Monday, March 17, 2014

Let's Kicking!

My oldest daughter, Harper, has been taking tae kwon do lessons for over a year now. She's done violin and a musical theater class and soccer, and tae kwon do is the one thing that has stuck. So far. You never know with kids what thing is going to stick, or even if anything will. Nothing ever stuck with me when I was a kid, but I think some of that was because I felt so much pressure. If I showed an interest in drawing, I was surely going to become AN ARTIST. If I took a tap class, SHE WILL CONQUER THE DANCE WORLD. My parents were always certain that anything I showed an interest in or an aptitude for was going to be my life's calling, so obviously I had no choice but to abandon it and move on to something else. I was too chicken and too uncool to do anything like get stoned in class, so my rebellion took the form of not taking a second gymnastics class!

Devon doesn't like going to Harper's tae kwon do lessons because it's way too loud. There's a lot of yelling in tae kwon do. And Korean pop music. Sometimes, Master Kwon likes to pump up the jams on the stereo to get the kids' energy level up, but even 10 year olds can only take so much Gangnam Style, and so now they tend to roll their eyes instead of collectively trying to do the horsey dance move. Because Devon gets upset by noise, David and I take turns taking Harper to class so one of us can stay home with Dev. She has class on Saturday mornings and Tuesday evenings, and I love going to the Tuesday class because we get to see the end of the previous class, which is the Little Tigers.

Little Tigers are, of course, the wee little ones and they are so stinkin' cute, it just makes your whole face fall off from all the grinning. They're like little wind up toys, just wandering all over the place on their little stiff legs and sounding like they've been sucking on helium balloons. Last week, Master Kwon did some exercise with them where he laid down a series of squares in a path and the kids had to jump from one square to another. The squares were, like, 2 inches apart, and the kids approached each gap like it was a cavernous gorge, pausing before each one and dancing on their little toes until finally making the not-a-leap-just-a-really-big-step to the next one. Meanwhile, the line is piling up behind them and everyone is in danger of pushing the whole group down.

That's the other thing that's fun to watch: they fall over A LOT. Feet are a serious deign flaw in small children. What creature can be expected to remain upright on such round little pudge packets? Kids don't get enough praise for the time they manage to stay upright. Of course, they get a lot of positive feedback from me when they fall down.

When Harper starts her class, I am always amazed at how focused she is. A lot of those kids are really just phoning it in. Why get involved in a sport that involves kicking and punching, if you're going to kick and punch like a weenie? I often wonder how many kids are there just because their parents decided they needed "discipline." Martial arts schools are always touting the benefits of learning karate or judo, like all these hyperactive sugar-tweakers are suddenly going to approach life like a steely-eyed ninja. And really, all the instructors ever do with the hyperactive sugar-tweakers is wish they were in a different class.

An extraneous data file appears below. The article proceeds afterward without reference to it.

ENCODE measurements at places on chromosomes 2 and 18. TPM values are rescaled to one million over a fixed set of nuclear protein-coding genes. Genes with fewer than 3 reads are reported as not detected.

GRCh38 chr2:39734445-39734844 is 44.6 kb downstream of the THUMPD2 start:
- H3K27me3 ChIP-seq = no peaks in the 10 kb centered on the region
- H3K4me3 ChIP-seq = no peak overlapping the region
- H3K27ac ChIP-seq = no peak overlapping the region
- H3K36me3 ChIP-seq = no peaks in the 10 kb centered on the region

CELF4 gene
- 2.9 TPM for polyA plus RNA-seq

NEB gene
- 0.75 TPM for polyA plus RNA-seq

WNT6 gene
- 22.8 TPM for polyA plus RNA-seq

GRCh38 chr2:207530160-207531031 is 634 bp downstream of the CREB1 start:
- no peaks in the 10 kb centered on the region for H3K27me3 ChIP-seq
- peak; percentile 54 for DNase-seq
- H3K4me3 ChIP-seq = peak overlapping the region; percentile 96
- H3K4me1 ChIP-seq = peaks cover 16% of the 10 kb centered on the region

The parents all sit in rows of chairs off to the side since we're the audience this is all intended for. Not that we're paying that much attention. Most parents are trying to keep the other kids they have brought with them occupied and quiet. Or at least occupied. Some are just happy with "breathing and not kidnapped and the second is negotiable." Some of the dads actually do pay attention and want little Triscuit or Schooner or whatever they're naming kids now to know that he is doing EVERYTHING WRONG. These are the dads that will eventually say, "This report from your school counselor says you have low self-esteem. What the hell is wrong with you?"

It's when I'm around other parents that I wonder if my kids know just how good they have it with us. We're pretty freakin' laid back around here, most of the time anyway. But then I get around other kids and I realize just how good we have it. I volunteer in my kids' classrooms at school and the first graders are a band of total lunatics. No wonder Devon hates school. I'm supposed to be helping during something called "Workshop" but I can tell that this is just a way for the teacher to split off the insane children and make someone else deal with them for an hour while she does something productive with the calm children. And it's not like my presence accomplishes anything—they know I can't do anything to them, so it's pretty much just an hour of total chaos. I can only imagine being the parent of a kid like that, and I suppose after a while, your only recourse is to just try to impress upon other parents that, despite appearances, you really are a hard-ass disciplinarian. "Quimbly! Stop licking that lady's leg! Do you want me to come over there? Good, because I wan't going to anyway."

I'm just glad that my children occasionally allow me these opportunities to observe other people and other children and not only become more grateful for my own family, but also squeak out a blog post when I have nothing quilty to write about.

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